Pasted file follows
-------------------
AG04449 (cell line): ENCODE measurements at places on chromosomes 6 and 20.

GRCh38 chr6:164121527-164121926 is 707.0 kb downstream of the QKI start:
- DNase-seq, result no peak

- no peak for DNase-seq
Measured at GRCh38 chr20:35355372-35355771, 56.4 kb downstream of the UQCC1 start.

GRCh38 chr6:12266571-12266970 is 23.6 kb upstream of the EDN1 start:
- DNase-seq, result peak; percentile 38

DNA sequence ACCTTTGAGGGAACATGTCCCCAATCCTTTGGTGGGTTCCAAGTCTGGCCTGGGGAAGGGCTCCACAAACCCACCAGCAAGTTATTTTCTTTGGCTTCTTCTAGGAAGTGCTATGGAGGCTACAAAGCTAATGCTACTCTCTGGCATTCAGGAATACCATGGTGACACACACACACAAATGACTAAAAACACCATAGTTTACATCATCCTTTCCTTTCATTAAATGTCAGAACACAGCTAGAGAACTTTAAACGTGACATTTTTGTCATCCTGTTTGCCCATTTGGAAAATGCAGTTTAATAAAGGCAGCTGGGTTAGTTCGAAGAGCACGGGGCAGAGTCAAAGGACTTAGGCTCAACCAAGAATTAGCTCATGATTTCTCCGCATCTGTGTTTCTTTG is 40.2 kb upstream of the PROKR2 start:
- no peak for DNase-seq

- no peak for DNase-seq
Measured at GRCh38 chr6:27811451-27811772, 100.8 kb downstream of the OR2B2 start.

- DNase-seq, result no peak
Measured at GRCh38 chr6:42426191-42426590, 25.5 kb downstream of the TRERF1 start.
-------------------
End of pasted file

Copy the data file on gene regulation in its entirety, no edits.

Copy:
AG04449 (cell line): ENCODE measurements at places on chromosomes 6 and 20.

GRCh38 chr6:164121527-164121926 is 707.0 kb downstream of the QKI start:
- DNase-seq, result no peak

- no peak for DNase-seq
Measured at GRCh38 chr20:35355372-35355771, 56.4 kb downstream of the UQCC1 start.

GRCh38 chr6:12266571-12266970 is 23.6 kb upstream of the EDN1 start:
- DNase-seq, result peak; percentile 38

DNA sequence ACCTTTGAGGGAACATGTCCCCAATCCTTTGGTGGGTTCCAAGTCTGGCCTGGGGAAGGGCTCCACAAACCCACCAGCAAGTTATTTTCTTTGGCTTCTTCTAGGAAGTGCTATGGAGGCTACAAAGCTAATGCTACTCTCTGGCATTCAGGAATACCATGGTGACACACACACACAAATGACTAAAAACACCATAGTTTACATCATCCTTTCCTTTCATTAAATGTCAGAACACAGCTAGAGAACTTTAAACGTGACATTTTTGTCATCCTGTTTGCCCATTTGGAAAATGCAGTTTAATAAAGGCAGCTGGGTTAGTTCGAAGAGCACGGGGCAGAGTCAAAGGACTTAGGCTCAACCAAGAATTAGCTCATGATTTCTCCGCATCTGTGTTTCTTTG is 40.2 kb upstream of the PROKR2 start:
- no peak for DNase-seq

- no peak for DNase-seq
Measured at GRCh38 chr6:27811451-27811772, 100.8 kb downstream of the OR2B2 start.

- DNase-seq, result no peak
Measured at GRCh38 chr6:42426191-42426590, 25.5 kb downstream of the TRERF1 start.